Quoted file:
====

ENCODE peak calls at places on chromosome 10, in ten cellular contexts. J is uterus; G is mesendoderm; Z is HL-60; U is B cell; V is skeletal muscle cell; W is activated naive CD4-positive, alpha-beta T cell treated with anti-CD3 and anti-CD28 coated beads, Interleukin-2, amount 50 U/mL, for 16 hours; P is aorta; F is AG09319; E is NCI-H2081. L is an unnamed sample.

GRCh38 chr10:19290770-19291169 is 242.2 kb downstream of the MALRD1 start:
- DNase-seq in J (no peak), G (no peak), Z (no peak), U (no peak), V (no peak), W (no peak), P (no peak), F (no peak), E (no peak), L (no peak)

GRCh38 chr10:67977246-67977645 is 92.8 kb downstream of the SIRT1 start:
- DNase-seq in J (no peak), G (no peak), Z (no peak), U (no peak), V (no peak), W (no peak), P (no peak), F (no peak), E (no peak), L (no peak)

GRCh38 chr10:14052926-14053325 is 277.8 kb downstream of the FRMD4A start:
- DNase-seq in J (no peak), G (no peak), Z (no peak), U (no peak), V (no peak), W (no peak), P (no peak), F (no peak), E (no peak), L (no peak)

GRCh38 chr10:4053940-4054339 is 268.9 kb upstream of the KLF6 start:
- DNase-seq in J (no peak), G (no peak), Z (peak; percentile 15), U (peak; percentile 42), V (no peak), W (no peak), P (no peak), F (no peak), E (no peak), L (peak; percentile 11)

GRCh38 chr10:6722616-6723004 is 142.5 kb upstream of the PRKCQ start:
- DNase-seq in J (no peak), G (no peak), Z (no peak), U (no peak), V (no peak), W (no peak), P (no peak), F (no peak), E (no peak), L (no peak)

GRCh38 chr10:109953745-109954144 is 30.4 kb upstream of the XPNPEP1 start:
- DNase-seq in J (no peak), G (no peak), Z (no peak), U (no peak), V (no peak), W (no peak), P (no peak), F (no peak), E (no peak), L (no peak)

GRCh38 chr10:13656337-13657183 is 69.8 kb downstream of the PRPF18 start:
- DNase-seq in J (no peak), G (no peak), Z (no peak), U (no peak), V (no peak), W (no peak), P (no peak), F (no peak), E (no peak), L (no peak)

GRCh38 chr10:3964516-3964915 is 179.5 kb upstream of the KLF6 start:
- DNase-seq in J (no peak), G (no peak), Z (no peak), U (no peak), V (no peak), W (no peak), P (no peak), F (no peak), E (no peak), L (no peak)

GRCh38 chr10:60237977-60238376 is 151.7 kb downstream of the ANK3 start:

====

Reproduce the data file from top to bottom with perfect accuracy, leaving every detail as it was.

ENCODE peak calls at places on chromosome 10, in ten cellular contexts. J is uterus; G is mesendoderm; Z is HL-60; U is B cell; V is skeletal muscle cell; W is activated naive CD4-positive, alpha-beta T cell treated with anti-CD3 and anti-CD28 coated beads, Interleukin-2, amount 50 U/mL, for 16 hours; P is aorta; F is AG09319; E is NCI-H2081. L is an unnamed sample.

GRCh38 chr10:19290770-19291169 is 242.2 kb downstream of the MALRD1 start:
- DNase-seq in J (no peak), G (no peak), Z (no peak), U (no peak), V (no peak), W (no peak), P (no peak), F (no peak), E (no peak), L (no peak)

GRCh38 chr10:67977246-67977645 is 92.8 kb downstream of the SIRT1 start:
- DNase-seq in J (no peak), G (no peak), Z (no peak), U (no peak), V (no peak), W (no peak), P (no peak), F (no peak), E (no peak), L (no peak)

GRCh38 chr10:14052926-14053325 is 277.8 kb downstream of the FRMD4A start:
- DNase-seq in J (no peak), G (no peak), Z (no peak), U (no peak), V (no peak), W (no peak), P (no peak), F (no peak), E (no peak), L (no peak)

GRCh38 chr10:4053940-4054339 is 268.9 kb upstream of the KLF6 start:
- DNase-seq in J (no peak), G (no peak), Z (peak; percentile 15), U (peak; percentile 42), V (no peak), W (no peak), P (no peak), F (no peak), E (no peak), L (peak; percentile 11)

GRCh38 chr10:6722616-6723004 is 142.5 kb upstream of the PRKCQ start:
- DNase-seq in J (no peak), G (no peak), Z (no peak), U (no peak), V (no peak), W (no peak), P (no peak), F (no peak), E (no peak), L (no peak)

GRCh38 chr10:109953745-109954144 is 30.4 kb upstream of the XPNPEP1 start:
- DNase-seq in J (no peak), G (no peak), Z (no peak), U (no peak), V (no peak), W (no peak), P (no peak), F (no peak), E (no peak), L (no peak)

GRCh38 chr10:13656337-13657183 is 69.8 kb downstream of the PRPF18 start:
- DNase-seq in J (no peak), G (no peak), Z (no peak), U (no peak), V (no peak), W (no peak), P (no peak), F (no peak), E (no peak), L (no peak)

GRCh38 chr10:3964516-3964915 is 179.5 kb upstream of the KLF6 start:
- DNase-seq in J (no peak), G (no peak), Z (no peak), U (no peak), V (no peak), W (no peak), P (no peak), F (no peak), E (no peak), L (no peak)

GRCh38 chr10:60237977-60238376 is 151.7 kb downstream of the ANK3 start: